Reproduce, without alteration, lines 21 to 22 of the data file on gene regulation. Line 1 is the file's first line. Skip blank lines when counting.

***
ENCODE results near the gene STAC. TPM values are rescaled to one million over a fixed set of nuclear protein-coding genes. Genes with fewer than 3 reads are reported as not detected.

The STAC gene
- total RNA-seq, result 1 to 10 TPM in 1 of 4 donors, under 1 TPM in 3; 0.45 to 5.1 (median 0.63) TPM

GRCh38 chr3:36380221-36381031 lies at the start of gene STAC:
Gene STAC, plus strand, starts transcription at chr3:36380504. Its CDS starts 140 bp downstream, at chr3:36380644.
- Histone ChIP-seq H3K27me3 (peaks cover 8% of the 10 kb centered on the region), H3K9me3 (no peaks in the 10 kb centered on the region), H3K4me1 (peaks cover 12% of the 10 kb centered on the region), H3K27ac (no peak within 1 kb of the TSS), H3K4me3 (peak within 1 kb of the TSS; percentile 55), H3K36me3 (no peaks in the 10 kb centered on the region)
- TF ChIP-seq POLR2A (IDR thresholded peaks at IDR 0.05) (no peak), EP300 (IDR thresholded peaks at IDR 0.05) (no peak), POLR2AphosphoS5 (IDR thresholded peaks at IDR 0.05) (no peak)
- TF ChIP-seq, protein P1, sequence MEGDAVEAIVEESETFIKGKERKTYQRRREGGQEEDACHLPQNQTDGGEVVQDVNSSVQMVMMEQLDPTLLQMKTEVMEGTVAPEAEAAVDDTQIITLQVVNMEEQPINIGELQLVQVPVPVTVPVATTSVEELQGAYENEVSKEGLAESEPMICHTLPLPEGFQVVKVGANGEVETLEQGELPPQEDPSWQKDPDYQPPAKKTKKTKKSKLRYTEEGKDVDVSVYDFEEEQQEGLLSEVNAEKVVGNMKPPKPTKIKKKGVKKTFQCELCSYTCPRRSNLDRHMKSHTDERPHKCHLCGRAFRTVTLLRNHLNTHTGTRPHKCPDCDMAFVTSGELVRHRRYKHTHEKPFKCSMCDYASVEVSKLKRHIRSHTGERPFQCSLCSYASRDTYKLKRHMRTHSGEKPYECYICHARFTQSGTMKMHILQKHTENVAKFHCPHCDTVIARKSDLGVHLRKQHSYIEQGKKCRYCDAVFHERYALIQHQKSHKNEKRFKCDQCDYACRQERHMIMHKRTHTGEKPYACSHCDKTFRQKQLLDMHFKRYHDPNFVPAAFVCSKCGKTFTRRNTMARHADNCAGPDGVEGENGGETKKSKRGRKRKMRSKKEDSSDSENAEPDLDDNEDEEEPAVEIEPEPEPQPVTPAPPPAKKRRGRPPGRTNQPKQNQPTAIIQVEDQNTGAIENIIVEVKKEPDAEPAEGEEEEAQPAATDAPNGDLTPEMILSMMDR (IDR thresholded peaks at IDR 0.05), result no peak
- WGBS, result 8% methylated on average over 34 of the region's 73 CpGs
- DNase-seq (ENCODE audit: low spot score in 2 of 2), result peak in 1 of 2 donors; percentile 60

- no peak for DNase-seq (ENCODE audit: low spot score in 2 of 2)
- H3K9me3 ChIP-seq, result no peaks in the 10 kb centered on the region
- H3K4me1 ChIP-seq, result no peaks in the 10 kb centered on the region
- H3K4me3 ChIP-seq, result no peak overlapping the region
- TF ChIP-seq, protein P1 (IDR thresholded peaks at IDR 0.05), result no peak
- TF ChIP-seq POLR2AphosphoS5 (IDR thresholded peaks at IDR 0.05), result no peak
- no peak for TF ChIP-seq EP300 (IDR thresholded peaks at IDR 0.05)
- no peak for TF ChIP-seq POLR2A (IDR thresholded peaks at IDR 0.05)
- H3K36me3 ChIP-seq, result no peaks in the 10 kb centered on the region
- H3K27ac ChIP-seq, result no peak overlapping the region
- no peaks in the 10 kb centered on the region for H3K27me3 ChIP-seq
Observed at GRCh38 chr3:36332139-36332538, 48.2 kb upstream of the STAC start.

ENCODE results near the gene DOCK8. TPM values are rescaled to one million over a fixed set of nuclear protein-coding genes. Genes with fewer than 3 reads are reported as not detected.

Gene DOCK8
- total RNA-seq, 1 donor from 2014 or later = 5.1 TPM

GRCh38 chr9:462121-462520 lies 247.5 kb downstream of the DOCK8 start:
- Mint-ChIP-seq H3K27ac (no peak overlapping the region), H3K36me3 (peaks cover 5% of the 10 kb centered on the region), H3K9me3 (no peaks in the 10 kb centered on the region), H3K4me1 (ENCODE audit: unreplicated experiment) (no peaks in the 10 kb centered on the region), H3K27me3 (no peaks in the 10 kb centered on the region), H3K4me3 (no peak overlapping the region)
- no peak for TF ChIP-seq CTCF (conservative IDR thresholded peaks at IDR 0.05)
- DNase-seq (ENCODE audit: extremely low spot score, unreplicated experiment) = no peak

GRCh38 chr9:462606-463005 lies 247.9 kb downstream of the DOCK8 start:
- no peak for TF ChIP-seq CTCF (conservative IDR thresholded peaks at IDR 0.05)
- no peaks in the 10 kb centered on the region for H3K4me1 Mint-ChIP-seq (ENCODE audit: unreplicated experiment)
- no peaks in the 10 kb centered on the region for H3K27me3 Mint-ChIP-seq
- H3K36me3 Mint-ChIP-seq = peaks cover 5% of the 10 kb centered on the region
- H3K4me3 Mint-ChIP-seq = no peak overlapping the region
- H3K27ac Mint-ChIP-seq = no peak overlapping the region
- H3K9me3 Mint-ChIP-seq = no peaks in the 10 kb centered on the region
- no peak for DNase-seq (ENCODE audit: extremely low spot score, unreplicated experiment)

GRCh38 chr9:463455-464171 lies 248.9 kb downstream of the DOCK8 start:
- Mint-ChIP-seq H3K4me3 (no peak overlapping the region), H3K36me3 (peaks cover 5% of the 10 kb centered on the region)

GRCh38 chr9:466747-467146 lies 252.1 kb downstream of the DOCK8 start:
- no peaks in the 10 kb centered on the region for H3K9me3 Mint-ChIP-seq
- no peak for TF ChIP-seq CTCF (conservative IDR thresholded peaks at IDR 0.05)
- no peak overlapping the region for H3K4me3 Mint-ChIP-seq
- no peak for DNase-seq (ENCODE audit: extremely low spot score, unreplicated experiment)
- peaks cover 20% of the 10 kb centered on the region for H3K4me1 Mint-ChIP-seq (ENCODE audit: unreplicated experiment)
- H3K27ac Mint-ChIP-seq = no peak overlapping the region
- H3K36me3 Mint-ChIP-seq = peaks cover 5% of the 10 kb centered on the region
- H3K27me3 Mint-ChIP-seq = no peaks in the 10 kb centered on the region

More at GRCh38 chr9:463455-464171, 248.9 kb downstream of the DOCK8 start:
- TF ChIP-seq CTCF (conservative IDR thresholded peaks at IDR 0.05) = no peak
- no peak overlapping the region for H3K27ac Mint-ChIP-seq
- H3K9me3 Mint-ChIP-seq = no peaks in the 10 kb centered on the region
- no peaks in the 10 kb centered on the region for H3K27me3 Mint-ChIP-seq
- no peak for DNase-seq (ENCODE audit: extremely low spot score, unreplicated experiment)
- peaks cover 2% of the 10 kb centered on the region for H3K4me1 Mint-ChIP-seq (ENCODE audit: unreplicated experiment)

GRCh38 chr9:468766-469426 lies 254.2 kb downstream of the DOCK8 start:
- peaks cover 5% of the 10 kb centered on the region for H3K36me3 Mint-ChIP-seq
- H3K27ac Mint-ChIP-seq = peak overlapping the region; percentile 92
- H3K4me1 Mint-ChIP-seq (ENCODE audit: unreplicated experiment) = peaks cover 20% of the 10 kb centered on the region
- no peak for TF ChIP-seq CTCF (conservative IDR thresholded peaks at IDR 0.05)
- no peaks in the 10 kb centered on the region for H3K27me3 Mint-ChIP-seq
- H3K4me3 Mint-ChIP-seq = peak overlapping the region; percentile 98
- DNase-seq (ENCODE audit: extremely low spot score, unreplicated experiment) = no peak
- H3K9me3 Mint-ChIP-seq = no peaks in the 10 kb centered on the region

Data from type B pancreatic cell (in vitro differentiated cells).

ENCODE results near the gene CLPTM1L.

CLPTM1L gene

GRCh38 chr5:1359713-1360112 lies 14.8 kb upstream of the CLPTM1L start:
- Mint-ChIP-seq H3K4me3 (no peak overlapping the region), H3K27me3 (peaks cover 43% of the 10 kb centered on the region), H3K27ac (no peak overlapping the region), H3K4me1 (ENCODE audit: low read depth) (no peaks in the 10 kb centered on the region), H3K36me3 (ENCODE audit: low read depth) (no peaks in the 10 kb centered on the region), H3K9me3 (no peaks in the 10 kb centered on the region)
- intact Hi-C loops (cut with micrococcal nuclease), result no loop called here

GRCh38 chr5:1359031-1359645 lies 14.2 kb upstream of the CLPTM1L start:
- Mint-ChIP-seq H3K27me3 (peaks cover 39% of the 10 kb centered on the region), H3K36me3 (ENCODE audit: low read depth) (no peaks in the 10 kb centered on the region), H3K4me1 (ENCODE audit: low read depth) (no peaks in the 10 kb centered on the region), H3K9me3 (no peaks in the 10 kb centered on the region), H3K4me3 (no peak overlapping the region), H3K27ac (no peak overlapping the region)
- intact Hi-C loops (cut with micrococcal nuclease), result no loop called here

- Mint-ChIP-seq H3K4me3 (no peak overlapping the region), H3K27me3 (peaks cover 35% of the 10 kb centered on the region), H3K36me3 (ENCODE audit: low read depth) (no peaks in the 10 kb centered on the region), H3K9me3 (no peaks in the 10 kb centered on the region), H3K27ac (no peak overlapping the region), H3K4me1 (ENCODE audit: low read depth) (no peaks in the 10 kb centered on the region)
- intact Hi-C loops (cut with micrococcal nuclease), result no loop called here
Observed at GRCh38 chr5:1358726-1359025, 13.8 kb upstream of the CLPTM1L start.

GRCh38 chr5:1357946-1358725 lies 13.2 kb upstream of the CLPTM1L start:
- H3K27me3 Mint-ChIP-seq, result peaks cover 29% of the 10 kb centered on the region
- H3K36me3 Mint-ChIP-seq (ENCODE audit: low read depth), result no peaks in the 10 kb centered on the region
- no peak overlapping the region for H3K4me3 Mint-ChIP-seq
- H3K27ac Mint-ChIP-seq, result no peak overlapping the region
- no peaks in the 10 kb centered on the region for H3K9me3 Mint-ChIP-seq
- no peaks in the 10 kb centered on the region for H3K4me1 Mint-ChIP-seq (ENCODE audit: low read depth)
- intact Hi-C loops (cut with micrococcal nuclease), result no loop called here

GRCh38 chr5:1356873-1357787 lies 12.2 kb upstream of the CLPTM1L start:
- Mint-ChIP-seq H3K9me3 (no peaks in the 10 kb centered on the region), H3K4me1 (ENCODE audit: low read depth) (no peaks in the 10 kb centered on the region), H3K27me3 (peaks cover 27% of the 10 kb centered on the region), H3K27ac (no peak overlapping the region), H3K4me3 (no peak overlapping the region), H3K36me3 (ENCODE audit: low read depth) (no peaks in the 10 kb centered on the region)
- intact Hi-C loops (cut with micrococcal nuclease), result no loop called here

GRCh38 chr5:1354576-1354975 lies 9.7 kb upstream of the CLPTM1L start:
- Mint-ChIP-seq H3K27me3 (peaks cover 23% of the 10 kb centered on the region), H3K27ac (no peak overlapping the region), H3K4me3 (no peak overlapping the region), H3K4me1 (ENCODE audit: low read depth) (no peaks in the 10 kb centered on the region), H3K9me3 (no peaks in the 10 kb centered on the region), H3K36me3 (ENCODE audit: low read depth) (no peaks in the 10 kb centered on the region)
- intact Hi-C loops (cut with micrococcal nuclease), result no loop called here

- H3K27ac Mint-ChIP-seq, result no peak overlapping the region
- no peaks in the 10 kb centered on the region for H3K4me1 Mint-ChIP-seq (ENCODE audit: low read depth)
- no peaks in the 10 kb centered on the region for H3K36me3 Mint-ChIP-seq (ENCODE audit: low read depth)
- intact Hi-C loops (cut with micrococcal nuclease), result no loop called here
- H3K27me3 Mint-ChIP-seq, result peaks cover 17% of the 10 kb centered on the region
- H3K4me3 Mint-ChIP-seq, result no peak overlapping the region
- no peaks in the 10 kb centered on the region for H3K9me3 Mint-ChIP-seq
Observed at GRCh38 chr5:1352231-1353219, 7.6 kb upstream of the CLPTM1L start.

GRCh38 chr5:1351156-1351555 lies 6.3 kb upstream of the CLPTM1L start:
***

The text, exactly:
- no peaks in the 10 kb centered on the region for H3K27me3 ChIP-seq
Observed at GRCh38 chr3:36332139-36332538, 48.2 kb upstream of the STAC start.